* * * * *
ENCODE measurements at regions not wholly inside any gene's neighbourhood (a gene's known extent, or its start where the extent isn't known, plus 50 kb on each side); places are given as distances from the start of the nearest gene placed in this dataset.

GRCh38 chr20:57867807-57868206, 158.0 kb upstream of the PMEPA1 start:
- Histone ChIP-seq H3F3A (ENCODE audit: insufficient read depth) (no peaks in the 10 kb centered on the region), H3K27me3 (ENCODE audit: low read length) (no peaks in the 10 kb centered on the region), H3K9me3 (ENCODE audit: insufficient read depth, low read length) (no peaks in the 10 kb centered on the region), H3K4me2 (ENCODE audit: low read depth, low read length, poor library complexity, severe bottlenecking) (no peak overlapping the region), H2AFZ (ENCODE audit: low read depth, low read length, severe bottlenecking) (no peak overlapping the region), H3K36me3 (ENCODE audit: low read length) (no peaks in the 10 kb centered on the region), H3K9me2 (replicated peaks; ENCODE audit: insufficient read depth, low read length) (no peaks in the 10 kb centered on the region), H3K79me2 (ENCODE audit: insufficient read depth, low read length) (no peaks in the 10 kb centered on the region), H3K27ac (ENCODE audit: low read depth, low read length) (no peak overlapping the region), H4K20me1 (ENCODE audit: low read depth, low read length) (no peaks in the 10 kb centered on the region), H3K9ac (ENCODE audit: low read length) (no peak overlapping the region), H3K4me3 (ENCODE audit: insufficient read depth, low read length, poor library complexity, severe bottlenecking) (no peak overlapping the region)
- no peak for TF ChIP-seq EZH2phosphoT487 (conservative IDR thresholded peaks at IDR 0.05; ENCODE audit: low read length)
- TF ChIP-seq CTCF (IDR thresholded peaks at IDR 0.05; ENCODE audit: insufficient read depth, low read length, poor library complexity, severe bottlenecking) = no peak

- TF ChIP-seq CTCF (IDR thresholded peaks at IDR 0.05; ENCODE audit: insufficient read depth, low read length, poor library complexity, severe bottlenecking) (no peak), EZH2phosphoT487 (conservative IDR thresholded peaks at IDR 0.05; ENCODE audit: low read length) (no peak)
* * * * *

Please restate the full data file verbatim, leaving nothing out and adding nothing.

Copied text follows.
ENCODE measurements at regions not wholly inside any gene's neighbourhood (a gene's known extent, or its start where the extent isn't known, plus 50 kb on each side); places are given as distances from the start of the nearest gene placed in this dataset.

GRCh38 chr20:57867807-57868206, 158.0 kb upstream of the PMEPA1 start:
- Histone ChIP-seq H3F3A (ENCODE audit: insufficient read depth) (no peaks in the 10 kb centered on the region), H3K27me3 (ENCODE audit: low read length) (no peaks in the 10 kb centered on the region), H3K9me3 (ENCODE audit: insufficient read depth, low read length) (no peaks in the 10 kb centered on the region), H3K4me2 (ENCODE audit: low read depth, low read length, poor library complexity, severe bottlenecking) (no peak overlapping the region), H2AFZ (ENCODE audit: low read depth, low read length, severe bottlenecking) (no peak overlapping the region), H3K36me3 (ENCODE audit: low read length) (no peaks in the 10 kb centered on the region), H3K9me2 (replicated peaks; ENCODE audit: insufficient read depth, low read length) (no peaks in the 10 kb centered on the region), H3K79me2 (ENCODE audit: insufficient read depth, low read length) (no peaks in the 10 kb centered on the region), H3K27ac (ENCODE audit: low read depth, low read length) (no peak overlapping the region), H4K20me1 (ENCODE audit: low read depth, low read length) (no peaks in the 10 kb centered on the region), H3K9ac (ENCODE audit: low read length) (no peak overlapping the region), H3K4me3 (ENCODE audit: insufficient read depth, low read length, poor library complexity, severe bottlenecking) (no peak overlapping the region)
- no peak for TF ChIP-seq EZH2phosphoT487 (conservative IDR thresholded peaks at IDR 0.05; ENCODE audit: low read length)
- TF ChIP-seq CTCF (IDR thresholded peaks at IDR 0.05; ENCODE audit: insufficient read depth, low read length, poor library complexity, severe bottlenecking) = no peak

- TF ChIP-seq CTCF (IDR thresholded peaks at IDR 0.05; ENCODE audit: insufficient read depth, low read length, poor library complexity, severe bottlenecking) (no peak), EZH2phosphoT487 (conservative IDR thresholded peaks at IDR 0.05; ENCODE audit: low read length) (no peak)